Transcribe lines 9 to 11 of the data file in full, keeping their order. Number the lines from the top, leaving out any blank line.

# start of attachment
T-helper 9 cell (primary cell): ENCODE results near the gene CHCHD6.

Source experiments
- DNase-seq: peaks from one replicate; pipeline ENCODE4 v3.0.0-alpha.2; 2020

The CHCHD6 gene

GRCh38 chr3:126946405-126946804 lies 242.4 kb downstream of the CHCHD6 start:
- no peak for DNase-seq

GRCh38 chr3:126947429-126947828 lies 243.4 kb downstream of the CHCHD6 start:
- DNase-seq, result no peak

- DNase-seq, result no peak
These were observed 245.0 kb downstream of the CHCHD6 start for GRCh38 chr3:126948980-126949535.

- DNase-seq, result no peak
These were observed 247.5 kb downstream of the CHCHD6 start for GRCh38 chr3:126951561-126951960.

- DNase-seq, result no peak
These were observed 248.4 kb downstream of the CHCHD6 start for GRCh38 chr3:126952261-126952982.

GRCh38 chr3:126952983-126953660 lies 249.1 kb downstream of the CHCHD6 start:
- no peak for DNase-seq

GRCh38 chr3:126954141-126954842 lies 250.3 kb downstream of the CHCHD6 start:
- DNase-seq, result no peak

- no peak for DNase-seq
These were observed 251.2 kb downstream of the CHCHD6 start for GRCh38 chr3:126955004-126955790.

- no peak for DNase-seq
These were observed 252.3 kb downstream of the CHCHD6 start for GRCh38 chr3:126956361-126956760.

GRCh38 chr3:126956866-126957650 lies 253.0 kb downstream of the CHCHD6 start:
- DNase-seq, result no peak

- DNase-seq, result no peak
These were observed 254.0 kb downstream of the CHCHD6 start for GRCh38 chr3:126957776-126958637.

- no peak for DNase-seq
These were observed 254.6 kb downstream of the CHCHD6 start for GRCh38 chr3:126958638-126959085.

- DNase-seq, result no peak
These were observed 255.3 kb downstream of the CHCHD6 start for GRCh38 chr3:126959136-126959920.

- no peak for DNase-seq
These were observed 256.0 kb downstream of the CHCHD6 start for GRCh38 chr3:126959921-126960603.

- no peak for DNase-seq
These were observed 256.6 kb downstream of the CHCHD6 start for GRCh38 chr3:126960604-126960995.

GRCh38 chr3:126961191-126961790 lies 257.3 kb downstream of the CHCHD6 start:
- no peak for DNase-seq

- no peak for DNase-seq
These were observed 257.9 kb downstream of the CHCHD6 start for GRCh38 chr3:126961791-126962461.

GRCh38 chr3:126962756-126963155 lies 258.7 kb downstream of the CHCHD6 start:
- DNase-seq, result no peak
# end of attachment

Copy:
- DNase-seq, result no peak
These were observed 245.0 kb downstream of the CHCHD6 start for GRCh38 chr3:126948980-126949535.

- DNase-seq, result no peak